More than 2,000 people gathered Sunday, Jan. 28, in Smith Memorial Student Union for the annual Mochitsuki Japanese New Year celebration. The family-friendly festival showcased Japanese and Japanese-American culture through music, dance, food, art and storytelling.
The Japanese word mochitsuki refers to the pounding of rice into mochi, a Japanese sticky rice cake traditionally eaten to celebrate a new year. The creation of mochi dough from many individual grains of rice into one cake represents community-building, a goal of the festival.
“Mochi symbolizes the traditions that bind us together as a community,” said Alton Takiyama-Chung, storyteller and Mochitsuki master of ceremonies.
The festival marked the beginning of the Year of the Dog in the Chinese zodiac, also recognized in Japan and across East and Southeast Asia. The zodiac associates a different animal with each year in a repeating 12-year cycle.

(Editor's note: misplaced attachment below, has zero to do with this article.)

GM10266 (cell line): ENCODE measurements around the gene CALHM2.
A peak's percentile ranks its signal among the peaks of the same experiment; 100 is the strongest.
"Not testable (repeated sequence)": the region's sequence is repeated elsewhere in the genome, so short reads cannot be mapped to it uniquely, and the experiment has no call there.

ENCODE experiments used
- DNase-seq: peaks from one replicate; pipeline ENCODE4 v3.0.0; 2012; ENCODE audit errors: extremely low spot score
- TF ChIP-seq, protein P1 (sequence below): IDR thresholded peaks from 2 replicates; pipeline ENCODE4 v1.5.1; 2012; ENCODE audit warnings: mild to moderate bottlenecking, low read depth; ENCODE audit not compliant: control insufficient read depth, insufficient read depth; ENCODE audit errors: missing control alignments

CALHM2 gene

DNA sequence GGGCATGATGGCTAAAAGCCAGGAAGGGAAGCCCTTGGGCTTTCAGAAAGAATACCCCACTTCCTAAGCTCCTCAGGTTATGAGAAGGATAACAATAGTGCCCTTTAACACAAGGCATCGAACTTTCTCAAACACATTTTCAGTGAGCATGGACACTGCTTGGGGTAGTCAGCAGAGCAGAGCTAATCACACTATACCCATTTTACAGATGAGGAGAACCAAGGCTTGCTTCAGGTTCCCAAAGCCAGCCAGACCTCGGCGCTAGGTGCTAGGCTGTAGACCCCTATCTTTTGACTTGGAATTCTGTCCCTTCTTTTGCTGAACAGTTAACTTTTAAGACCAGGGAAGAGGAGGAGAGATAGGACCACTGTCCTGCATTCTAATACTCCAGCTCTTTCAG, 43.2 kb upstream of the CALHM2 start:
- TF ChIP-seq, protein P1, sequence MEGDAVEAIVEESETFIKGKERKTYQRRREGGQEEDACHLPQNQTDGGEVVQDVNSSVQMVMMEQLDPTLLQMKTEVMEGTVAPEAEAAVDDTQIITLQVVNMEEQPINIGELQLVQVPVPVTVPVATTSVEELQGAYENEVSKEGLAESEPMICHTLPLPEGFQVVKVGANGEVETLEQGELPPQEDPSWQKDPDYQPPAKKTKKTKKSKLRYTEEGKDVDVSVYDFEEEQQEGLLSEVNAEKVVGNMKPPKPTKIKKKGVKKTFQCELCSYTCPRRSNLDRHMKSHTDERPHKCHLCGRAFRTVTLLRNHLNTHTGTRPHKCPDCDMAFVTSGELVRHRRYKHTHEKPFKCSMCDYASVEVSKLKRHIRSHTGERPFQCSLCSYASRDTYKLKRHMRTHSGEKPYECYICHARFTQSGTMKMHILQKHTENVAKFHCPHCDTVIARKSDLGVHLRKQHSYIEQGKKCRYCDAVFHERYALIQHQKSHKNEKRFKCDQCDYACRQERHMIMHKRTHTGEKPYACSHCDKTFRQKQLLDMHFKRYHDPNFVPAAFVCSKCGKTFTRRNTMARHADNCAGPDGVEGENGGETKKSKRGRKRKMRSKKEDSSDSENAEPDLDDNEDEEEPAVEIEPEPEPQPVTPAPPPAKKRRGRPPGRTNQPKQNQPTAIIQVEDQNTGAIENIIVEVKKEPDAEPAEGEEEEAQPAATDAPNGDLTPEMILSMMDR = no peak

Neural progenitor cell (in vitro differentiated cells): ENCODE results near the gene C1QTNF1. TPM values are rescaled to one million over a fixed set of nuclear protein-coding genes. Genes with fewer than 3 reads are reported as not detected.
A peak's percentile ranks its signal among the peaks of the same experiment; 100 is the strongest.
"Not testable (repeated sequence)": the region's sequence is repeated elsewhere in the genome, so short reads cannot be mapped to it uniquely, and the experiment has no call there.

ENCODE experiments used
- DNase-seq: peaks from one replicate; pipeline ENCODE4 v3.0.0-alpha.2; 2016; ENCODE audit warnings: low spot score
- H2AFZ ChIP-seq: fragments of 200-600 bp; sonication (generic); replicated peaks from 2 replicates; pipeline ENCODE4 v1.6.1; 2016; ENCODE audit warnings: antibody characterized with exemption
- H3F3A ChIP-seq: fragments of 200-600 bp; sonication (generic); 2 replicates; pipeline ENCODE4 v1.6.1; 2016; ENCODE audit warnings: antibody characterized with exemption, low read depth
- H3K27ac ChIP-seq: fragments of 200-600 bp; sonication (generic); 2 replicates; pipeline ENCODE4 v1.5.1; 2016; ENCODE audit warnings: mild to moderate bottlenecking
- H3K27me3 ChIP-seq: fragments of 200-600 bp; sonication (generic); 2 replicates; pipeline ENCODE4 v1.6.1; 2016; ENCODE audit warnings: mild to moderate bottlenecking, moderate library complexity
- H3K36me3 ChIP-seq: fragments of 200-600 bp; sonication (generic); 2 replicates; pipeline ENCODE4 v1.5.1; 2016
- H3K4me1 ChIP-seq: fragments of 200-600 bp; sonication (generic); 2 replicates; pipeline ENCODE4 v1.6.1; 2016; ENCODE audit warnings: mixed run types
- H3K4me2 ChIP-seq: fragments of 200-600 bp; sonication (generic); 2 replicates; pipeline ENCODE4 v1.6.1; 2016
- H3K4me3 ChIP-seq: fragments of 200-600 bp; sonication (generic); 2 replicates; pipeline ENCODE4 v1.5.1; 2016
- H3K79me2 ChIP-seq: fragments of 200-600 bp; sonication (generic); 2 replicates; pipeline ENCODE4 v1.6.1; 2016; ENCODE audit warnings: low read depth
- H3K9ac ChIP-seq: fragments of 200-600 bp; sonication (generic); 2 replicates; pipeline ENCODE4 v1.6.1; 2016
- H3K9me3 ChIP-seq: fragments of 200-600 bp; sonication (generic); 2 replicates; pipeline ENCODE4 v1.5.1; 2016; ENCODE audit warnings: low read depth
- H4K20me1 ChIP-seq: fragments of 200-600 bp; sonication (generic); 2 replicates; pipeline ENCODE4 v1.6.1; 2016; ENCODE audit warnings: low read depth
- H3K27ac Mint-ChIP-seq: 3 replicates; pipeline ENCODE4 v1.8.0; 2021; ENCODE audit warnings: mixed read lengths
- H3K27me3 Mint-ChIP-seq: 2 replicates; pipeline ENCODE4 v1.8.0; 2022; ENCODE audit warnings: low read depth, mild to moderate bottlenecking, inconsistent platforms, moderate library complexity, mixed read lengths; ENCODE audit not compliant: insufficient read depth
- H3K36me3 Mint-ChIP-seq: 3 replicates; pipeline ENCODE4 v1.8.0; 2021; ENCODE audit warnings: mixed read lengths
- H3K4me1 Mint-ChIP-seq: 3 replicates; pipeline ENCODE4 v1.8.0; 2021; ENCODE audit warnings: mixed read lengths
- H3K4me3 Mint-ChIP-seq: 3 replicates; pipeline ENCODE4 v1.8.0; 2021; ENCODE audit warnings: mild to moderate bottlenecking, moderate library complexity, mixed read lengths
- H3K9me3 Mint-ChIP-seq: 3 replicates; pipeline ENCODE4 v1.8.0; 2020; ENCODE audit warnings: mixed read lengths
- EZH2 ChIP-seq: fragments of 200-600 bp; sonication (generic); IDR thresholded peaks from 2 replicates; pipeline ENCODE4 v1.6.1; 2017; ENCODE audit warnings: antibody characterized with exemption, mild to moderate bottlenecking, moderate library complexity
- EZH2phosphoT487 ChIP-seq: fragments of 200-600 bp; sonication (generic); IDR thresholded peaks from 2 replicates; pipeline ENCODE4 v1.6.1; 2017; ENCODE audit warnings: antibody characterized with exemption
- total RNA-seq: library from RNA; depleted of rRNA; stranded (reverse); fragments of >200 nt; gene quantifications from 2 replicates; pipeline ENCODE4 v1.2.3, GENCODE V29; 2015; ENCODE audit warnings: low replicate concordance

In his opening speech, Consul General Kojiro Uchiyama said 2018 would be a lucky year for people born in the Year of the Dog: 1946, 1958, 1970, 1982, 1994 or 2006.
While New Year traditions took center stage, the festivities also celebrated Japanese culture, featuring hands-on experiences from tea ceremonies to photo ops with Hello Kitty. Katherine Morrow of the Portland State Institute for Asian Studies explained the scope of the celebration sets Mochitsuki apart from the New Year celebrations one might encounter in Japan
“This is a very Japanese American–style festival,” Morrow said. “In Japan, it would be much more specific and focused.”
I am a fourth-year student in the University Honors College studying political science and Arabic. I started with Vanguard in August 2017 as a reporter for the international section before becoming international editor at the beginning of this year. I have been working with the news team since spring 2018. As news editor, I am responsible for curating, editing and reporting on content relating to the goings-on of PSU and its surrounding area while working with a team of reporters to accurately and responsibly inform the campus community.